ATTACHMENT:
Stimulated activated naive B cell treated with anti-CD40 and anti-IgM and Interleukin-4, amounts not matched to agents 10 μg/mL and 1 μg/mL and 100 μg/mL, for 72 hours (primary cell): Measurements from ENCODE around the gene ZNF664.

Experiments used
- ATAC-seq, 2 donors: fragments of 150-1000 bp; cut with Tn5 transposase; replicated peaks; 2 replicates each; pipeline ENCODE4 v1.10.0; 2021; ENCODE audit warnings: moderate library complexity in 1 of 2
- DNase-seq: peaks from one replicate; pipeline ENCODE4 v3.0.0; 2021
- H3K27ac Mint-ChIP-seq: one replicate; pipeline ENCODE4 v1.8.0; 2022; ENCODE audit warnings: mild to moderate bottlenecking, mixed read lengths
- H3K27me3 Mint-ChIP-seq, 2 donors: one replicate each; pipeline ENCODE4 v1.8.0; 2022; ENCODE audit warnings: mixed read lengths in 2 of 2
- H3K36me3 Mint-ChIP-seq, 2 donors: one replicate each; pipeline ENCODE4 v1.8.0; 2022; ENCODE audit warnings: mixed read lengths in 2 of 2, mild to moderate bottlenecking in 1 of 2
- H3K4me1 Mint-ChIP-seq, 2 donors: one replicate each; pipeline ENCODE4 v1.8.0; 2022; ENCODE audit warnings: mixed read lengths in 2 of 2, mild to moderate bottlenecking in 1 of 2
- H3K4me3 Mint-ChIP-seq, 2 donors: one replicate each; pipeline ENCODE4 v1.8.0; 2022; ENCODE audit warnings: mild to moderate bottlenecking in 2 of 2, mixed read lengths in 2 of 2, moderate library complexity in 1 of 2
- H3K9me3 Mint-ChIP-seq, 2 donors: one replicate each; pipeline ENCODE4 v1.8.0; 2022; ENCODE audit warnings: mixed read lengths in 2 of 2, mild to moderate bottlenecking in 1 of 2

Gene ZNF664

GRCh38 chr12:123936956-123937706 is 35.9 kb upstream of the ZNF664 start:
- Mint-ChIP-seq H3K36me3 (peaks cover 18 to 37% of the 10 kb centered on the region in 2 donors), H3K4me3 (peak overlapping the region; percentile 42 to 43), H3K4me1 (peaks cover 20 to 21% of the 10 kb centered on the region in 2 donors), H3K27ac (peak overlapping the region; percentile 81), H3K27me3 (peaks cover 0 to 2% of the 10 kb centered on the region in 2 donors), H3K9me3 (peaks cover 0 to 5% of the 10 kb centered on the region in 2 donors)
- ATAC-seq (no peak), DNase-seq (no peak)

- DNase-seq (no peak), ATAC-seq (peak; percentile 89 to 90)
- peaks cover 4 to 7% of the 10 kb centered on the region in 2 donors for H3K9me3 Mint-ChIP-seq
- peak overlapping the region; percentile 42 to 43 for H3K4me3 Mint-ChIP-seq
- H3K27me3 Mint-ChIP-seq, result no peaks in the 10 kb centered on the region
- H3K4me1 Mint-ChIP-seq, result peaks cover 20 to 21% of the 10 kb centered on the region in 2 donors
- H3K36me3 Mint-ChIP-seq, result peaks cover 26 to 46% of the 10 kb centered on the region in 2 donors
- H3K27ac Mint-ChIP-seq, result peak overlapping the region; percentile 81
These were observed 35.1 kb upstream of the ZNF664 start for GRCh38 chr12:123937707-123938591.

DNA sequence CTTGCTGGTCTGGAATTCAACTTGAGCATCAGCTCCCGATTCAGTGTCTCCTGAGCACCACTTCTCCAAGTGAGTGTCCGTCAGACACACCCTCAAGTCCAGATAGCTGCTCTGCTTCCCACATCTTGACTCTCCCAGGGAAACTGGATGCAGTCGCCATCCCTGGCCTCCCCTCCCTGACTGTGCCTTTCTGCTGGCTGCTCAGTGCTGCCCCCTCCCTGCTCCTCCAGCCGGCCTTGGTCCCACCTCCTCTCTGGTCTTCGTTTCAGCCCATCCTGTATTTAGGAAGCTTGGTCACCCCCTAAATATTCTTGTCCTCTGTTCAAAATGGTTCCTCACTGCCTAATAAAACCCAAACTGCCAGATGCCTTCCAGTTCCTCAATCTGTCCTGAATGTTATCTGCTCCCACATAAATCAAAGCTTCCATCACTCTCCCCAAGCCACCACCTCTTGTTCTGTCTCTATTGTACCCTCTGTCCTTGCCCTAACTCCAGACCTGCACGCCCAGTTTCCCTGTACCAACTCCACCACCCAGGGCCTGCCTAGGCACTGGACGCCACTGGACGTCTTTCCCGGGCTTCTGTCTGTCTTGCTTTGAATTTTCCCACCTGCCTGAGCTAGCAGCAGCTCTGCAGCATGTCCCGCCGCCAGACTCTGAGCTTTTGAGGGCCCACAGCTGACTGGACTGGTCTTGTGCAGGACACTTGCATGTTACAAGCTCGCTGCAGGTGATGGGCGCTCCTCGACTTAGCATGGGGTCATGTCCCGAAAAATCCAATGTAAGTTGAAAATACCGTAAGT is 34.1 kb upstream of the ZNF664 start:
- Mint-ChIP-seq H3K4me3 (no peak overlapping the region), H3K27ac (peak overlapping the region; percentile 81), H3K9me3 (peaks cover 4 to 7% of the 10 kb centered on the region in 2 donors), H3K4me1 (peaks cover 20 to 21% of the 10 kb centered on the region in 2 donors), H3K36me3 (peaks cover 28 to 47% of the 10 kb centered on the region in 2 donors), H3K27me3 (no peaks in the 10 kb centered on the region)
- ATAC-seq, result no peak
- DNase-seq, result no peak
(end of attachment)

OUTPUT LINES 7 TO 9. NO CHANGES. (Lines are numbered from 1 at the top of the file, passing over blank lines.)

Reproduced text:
- H3K36me3 Mint-ChIP-seq, 2 donors: one replicate each; pipeline ENCODE4 v1.8.0; 2022; ENCODE audit warnings: mixed read lengths in 2 of 2, mild to moderate bottlenecking in 1 of 2
- H3K4me1 Mint-ChIP-seq, 2 donors: one replicate each; pipeline ENCODE4 v1.8.0; 2022; ENCODE audit warnings: mixed read lengths in 2 of 2, mild to moderate bottlenecking in 1 of 2
- H3K4me3 Mint-ChIP-seq, 2 donors: one replicate each; pipeline ENCODE4 v1.8.0; 2022; ENCODE audit warnings: mild to moderate bottlenecking in 2 of 2, mixed read lengths in 2 of 2, moderate library complexity in 1 of 2